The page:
In this series, we compile all-time XIs for each IPL team. The rules are simple: the player has to have played at least 20 matches for the franchise (across the IPL and the CLT20), one player is eligible for selection in multiple franchises if he so merits, and only four overseas players can be picked.
Sunrisers Hyderabad/Deccan Chargers
We're calling this the Sunrisers Hyderabad all-time XI, but we have considered players from Deccan Chargers too for selection. We debated this, and finally decided that since the playing group didn't change when the management did, we would consider them one entity. It also gives players who did well for the Chargers a selection avenue. Two IPL titles and four straight years of qualifying for the play-offs since 2016 suggest some very good players and a very favourable success ratio. While that is true, there were still some challenges to picking an all-time XI, thanks to the bowling-heavy avatar that the franchise has had. In a sense, it is almost the anti-RCB, with a surfeit of bowling options, but a bit of a struggle to pick batsmen. That the franchise has two titles - beating RCB in both finals coincidentally - perhaps tells a tale of which discipline helps win tournaments.
David Warner, Rashid Khan and Bhuvneshwar Kumar were straightforward picks. Each of them have been almost synonymous with SRH's success. With the inclusion of the Chargers' players, Adam Gilchrist also makes it - forming a dream opening combination with Warner. Both men have led the franchise to titles, and Gilchrist's win in 2009 came on the back of a wooden-spoon finish in 2008 - but we decided to give the captaincy reins to Warner, since Gilchrist will be keeping wickets too. Shikhar Dhawan may be with the other DC now - Delhi Capitals - but he's still the top scorer for the two franchises combined, shading Warner by 466 runs. With both Warner and Gilchrist there though, Dhawan will bat at No. 3.
The struggle to pick SRH sides involved filling up batting spots. At first, Dale Steyn was thought to be a walk-in selection. He has 71 wickets for the two franchises combined - second only to Bhuvneshwar - and his economy rate of 6.68 is outstanding. But picking Steyn would mean no more overseas slots available, since Warner, Gilchrist and Rashid already occupy three. And the fact of the matter is, that while there are decent pace options available (even if not Steyn quality), we struggled to pick Indian batsmen. Which meant Steyn had to be replaced by Kane Williamson. It was not an easy decision, but team dynamics demanded it.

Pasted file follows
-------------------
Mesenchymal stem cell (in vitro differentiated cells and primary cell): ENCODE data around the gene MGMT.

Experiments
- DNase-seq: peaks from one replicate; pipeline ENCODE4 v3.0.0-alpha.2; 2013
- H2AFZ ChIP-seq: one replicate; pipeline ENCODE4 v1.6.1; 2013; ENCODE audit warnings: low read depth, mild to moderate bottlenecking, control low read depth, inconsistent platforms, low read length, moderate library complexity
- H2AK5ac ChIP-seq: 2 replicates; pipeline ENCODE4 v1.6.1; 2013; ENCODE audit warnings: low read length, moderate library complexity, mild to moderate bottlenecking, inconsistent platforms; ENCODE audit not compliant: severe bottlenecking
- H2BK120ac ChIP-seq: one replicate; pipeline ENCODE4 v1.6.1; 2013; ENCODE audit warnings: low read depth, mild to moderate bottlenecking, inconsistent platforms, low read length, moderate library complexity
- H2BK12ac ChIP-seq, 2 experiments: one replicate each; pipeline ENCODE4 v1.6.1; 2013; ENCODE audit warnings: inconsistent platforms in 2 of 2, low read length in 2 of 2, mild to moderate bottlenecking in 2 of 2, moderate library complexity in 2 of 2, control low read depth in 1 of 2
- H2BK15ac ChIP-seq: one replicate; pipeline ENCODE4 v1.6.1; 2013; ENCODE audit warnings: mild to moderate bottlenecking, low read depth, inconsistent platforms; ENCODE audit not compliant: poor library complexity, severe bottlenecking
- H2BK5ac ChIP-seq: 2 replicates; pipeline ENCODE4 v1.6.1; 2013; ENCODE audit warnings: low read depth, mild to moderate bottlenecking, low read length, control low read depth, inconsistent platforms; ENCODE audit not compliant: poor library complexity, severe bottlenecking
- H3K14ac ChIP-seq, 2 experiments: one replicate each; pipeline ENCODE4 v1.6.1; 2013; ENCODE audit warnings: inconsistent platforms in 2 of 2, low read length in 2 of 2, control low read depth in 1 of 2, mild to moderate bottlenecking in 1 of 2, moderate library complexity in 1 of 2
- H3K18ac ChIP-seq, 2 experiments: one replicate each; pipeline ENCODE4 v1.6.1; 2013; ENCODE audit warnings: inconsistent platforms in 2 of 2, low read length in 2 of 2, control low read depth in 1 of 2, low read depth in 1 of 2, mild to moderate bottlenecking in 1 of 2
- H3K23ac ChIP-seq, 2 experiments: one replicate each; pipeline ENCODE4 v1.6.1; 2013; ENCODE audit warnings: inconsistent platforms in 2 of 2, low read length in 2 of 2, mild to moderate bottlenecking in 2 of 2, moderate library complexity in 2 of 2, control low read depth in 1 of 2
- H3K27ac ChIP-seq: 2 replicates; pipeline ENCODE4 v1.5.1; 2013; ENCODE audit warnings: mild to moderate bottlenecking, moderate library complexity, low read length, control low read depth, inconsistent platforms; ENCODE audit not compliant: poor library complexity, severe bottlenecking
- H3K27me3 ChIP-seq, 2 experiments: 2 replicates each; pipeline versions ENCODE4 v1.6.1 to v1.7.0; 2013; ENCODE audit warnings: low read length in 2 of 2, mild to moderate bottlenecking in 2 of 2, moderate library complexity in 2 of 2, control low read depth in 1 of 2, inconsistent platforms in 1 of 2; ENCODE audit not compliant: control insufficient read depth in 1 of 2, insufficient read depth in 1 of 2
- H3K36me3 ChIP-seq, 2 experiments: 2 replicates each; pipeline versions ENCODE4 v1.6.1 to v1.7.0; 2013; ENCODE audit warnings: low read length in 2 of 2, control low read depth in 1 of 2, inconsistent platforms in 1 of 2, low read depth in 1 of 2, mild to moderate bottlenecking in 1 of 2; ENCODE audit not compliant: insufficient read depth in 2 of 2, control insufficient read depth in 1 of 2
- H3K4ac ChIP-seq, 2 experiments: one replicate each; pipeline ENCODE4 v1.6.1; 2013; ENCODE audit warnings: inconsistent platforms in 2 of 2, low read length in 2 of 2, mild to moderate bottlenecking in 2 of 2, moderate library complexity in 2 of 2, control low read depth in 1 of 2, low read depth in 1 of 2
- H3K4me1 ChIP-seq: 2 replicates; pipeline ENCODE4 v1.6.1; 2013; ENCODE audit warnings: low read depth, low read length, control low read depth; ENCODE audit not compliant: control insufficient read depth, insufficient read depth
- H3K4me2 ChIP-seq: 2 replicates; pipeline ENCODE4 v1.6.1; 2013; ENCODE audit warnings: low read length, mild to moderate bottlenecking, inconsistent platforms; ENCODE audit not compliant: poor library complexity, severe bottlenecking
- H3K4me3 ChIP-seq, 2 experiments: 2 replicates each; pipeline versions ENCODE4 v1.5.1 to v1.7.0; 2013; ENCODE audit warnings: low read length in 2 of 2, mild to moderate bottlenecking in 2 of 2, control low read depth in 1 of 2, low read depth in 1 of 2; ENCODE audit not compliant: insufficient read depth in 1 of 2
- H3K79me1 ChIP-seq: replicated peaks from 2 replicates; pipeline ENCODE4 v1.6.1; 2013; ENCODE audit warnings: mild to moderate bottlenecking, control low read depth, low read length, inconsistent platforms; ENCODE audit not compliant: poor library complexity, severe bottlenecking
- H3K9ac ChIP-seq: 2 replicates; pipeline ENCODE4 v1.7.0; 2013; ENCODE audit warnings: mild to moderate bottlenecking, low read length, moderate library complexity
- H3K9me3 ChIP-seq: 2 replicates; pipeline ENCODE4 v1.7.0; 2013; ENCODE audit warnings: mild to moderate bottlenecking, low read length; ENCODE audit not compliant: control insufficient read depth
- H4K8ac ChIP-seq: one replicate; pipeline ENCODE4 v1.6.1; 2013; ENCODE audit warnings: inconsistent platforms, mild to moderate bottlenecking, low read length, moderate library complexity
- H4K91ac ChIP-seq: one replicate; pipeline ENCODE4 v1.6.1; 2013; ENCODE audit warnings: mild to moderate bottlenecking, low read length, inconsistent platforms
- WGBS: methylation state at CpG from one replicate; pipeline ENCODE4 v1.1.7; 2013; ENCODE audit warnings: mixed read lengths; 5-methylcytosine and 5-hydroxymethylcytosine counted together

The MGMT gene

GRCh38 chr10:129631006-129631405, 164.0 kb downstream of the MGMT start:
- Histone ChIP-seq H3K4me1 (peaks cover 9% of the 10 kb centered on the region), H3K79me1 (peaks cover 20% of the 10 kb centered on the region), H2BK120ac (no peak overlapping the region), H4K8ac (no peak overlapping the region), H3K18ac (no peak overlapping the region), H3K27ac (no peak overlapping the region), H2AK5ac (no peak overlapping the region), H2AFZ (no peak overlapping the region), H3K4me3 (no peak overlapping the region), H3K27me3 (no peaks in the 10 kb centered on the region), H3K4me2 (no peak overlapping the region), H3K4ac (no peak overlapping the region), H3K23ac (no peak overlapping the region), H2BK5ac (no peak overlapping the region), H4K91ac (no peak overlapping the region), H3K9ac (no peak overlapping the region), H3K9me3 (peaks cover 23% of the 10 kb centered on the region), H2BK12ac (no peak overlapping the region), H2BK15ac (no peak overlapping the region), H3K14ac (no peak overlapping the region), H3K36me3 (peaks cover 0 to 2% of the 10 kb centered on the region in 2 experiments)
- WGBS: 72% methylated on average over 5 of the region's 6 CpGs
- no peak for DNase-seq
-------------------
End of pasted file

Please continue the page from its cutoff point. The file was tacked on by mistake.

The paucity of batsmen is best reflected in the fact that for the role of the No. 6, we had to go back to Rohit Sharma. He had done an excellent job for the Chargers, before becoming the face of Mumbai Indians, and in fact is still the fifth highest scorer for the two franchises combined. Gilchrist is fourth, and both have played only three seasons - as telling a stat as any on the franchise's batting troubles. Rohit in his 2008-2010 avatar was a middle-order batsman and a finisher, who occasionally rolled his arm over too. He is picked in that capacity for this side.
The bowling line-up is potent though, with Amit Mishra, RP Singh and Pragyan Ojha added to the roster. Singh and Ojha were superb for Deccan, while Mishra straddled both franchises well. His legspin is distinct from Rashid's and both in tandem would be a compelling sight. There was still one spot to fill, and with only five batsmen so far, it had to go to another batsman. That meant we had no room for a Siddarth Kaul or Sandeep Sharma, both of whom had done much better for the franchise in absolute terms than any batsman available for selection. The batting spot came down to Yuvraj Singh or Manish Pandey. While Yuvraj's average (27.11) and strike rate (137.07) compare reasonably with Pandey's (33.05 and 123.37), we went with Pandey because he showed a significant upward trend in the latter half of the last season and has sustained his numbers for more matches than Yuvraj.
In terms of balance, the team has a top four who might all be more comfortable opening the batting, but that is down to how the franchise has built its squad over the years, and who have performed well. Rashid at No. 7 might feel one spot too high, but with the bowling attack this team has and the quality of the top order, going a bit light on batting might not matter.
Incidentally, there are plenty of individual achievements in this side. Warner won the Orange Cap in 2015, 2017 and 2019, while Williamson did so in 2018. Singh and Ojha won the Purple Cap in 2009 and 2010, while Bhuvneshwar won it in 2016 and 2017.
Playing XI stats for SRH
1. David Warner
71 matches (2014-2019)
Runs 3271, Ave 55.44, SR 146.87
2. Adam Gilchrist
48 matches (2008-2010)
Runs 1289, Ave 27.42, SR 147.82
3. Shikhar Dhawan
120 matches (2011-2018)
Runs 3737, Ave 35.59, SR 126.20
4. Kane Williamson
41 matches (2015-19)
Runs 1302, Ave 38.29, SR 135.06
5. Manish Pandey
27 matches (2018-19)
Runs 628, Ave 33.05, SR 123.37
6. Rohit Sharma
47 matches (2008-10)
Runs 1219, Ave 30.47, SR 130.37 Wickets 14, Ave 25.14, ER 7.33
7. Rashid Khan
46 matches (2017-19)
Wickets 55, Ave 21.69, ER 6.55
8. B Kumar
86 matches (2014-2019)
Wickets 109, Ave 22.33, ER 7.41
9. Amit Mishra
61 matches (2011-2014)
Wickets 62, Ave 25.38, ER 7.29
10. Pragyan Ojha
56 matches (2008-2011)
Wickets 62, Ave 22.19, ER 7.08
11. RP Singh
44 matches (2008-2010)
Wickets 54, Ave 23.59, ER 7.91
Want to pick your own DC/SRH all-time XI? Head over to our readers' voting page here.
For more all-time IPL XIs, click here.
Saurabh Somani is an assistant editor at ESPNcricinfo